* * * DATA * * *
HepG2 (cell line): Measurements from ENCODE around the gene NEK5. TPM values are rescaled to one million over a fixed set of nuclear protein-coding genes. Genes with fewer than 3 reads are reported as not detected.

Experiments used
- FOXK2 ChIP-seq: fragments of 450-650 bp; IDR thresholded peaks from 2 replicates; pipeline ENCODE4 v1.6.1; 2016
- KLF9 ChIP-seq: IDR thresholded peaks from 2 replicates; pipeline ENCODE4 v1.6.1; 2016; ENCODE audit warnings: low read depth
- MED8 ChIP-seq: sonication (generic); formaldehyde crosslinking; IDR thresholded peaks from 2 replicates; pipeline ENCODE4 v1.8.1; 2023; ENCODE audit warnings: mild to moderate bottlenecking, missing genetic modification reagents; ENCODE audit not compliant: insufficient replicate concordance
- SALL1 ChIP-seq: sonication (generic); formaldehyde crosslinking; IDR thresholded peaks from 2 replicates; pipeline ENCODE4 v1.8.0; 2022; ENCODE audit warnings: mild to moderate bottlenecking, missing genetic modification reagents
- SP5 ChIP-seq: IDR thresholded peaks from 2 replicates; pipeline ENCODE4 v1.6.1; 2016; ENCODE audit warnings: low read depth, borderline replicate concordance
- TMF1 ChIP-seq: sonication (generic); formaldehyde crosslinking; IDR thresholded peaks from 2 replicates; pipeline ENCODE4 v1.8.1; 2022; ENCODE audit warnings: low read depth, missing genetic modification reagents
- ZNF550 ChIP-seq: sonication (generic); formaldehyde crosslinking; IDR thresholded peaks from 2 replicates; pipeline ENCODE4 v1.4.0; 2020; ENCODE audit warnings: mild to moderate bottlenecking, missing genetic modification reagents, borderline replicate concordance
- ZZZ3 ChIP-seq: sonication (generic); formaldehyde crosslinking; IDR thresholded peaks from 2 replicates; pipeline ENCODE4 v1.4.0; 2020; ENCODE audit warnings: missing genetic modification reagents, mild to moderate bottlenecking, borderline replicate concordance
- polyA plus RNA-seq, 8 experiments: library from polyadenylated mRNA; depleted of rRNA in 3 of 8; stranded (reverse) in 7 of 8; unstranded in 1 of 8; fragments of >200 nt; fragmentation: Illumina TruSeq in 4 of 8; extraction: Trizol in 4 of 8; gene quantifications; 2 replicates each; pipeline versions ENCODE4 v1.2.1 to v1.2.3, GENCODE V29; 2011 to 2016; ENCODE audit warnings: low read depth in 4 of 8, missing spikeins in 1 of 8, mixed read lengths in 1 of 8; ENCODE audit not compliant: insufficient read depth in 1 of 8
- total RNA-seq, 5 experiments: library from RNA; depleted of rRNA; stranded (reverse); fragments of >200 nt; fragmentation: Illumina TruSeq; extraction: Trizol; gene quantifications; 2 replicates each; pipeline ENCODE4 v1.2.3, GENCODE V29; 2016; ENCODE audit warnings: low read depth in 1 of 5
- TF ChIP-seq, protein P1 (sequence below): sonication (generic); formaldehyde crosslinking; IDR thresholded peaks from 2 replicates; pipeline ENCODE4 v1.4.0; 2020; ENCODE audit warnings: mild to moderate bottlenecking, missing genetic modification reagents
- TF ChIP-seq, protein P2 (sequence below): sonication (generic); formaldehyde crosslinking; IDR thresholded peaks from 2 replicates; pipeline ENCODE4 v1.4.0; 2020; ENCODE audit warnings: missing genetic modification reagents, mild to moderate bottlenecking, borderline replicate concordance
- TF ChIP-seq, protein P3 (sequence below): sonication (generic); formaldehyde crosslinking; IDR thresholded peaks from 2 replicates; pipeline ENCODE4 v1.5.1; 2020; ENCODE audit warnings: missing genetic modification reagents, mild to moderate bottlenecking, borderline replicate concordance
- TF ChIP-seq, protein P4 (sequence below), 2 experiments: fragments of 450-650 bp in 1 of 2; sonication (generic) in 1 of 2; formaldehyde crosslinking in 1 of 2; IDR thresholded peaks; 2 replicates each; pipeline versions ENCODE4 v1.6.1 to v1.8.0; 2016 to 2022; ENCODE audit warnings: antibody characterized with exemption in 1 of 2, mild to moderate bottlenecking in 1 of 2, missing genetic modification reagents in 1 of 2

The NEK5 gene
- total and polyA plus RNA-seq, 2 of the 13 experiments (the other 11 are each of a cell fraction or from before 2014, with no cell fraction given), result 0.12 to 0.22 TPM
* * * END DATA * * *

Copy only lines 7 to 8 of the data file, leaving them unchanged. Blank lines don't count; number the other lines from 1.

- SP5 ChIP-seq: IDR thresholded peaks from 2 replicates; pipeline ENCODE4 v1.6.1; 2016; ENCODE audit warnings: low read depth, borderline replicate concordance
- TMF1 ChIP-seq: sonication (generic); formaldehyde crosslinking; IDR thresholded peaks from 2 replicates; pipeline ENCODE4 v1.8.1; 2022; ENCODE audit warnings: low read depth, missing genetic modification reagents